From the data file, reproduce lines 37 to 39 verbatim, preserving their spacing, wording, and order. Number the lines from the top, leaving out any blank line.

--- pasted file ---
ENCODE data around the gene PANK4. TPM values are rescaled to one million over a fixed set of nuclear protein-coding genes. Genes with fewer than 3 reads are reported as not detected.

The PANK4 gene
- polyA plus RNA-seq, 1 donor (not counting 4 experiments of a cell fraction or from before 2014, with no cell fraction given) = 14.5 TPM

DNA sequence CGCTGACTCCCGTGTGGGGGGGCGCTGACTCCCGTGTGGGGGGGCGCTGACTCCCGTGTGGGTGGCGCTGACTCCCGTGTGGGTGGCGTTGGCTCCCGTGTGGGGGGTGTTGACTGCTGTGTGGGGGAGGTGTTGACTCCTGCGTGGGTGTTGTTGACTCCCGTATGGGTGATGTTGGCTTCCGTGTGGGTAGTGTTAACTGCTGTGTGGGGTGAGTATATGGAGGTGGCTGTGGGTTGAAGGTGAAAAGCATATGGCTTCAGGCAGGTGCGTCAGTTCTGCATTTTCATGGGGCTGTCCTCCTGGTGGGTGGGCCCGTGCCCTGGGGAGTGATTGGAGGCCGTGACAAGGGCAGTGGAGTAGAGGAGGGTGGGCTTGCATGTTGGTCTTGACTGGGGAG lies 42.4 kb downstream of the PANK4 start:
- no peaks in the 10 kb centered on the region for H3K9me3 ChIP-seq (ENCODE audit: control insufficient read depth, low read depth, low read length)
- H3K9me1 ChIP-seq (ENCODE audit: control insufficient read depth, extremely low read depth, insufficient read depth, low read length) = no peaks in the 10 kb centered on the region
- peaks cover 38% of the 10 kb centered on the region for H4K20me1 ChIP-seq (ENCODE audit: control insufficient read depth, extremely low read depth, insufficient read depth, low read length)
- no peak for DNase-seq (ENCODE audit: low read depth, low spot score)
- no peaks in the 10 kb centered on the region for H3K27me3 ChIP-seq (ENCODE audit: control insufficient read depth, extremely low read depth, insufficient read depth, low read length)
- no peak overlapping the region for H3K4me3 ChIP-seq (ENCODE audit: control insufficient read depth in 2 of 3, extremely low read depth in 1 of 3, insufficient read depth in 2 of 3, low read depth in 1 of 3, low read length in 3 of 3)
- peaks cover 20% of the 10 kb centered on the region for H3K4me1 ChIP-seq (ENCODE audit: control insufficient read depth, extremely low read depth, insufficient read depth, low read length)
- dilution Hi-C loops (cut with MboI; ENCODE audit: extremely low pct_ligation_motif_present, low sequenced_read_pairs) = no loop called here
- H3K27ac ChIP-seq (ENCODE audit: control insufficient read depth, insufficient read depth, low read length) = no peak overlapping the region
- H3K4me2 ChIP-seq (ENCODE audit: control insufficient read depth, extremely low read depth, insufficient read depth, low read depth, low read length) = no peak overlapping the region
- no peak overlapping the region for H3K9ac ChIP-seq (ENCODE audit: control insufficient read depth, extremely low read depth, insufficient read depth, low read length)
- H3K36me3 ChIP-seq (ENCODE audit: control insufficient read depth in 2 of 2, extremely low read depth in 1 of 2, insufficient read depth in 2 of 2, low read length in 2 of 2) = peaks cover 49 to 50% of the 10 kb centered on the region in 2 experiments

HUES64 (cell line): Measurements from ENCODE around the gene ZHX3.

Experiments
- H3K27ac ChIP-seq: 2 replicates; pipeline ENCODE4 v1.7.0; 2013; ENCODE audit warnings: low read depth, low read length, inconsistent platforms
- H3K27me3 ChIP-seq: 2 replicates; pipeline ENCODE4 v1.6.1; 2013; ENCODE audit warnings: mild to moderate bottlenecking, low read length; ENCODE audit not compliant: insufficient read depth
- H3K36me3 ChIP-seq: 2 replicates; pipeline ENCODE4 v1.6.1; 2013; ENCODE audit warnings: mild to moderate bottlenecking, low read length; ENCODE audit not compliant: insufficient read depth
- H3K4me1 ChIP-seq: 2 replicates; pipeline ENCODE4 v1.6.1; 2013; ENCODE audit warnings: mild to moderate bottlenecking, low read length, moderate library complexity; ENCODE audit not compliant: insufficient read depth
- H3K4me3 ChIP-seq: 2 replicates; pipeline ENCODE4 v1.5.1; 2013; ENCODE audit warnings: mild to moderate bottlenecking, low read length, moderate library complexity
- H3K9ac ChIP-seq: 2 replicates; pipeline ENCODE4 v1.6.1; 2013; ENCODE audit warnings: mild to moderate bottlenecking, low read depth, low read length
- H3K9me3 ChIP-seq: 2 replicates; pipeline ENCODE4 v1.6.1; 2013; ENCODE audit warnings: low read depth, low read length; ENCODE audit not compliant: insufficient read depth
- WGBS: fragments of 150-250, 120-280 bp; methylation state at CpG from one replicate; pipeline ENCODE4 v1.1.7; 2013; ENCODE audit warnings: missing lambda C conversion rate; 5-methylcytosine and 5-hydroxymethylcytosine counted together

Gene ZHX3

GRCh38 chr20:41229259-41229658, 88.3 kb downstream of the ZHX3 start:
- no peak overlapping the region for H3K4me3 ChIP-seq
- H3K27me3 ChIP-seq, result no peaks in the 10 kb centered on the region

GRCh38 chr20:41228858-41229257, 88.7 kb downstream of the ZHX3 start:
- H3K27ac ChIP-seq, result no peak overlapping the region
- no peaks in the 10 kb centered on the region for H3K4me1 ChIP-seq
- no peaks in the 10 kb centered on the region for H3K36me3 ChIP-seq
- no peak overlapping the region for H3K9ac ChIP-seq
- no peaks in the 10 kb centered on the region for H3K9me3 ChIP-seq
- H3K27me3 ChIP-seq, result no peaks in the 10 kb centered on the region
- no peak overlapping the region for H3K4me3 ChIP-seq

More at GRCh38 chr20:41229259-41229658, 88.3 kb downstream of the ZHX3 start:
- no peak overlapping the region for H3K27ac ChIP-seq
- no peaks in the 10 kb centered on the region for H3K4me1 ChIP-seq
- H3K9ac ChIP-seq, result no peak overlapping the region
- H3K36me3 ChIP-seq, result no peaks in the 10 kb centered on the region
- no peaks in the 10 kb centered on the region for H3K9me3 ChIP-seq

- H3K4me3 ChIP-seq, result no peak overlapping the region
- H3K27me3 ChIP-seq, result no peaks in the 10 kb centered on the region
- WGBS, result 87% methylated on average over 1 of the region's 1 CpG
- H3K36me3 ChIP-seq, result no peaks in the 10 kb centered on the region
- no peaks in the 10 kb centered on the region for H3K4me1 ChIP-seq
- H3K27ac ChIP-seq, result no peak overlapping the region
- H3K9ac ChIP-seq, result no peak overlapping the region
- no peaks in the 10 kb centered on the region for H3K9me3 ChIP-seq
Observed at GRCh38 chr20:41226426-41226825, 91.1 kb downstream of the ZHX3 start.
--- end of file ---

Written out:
- H3K27me3 ChIP-seq, result no peaks in the 10 kb centered on the region
- no peak overlapping the region for H3K4me3 ChIP-seq

More at GRCh38 chr20:41229259-41229658, 88.3 kb downstream of the ZHX3 start: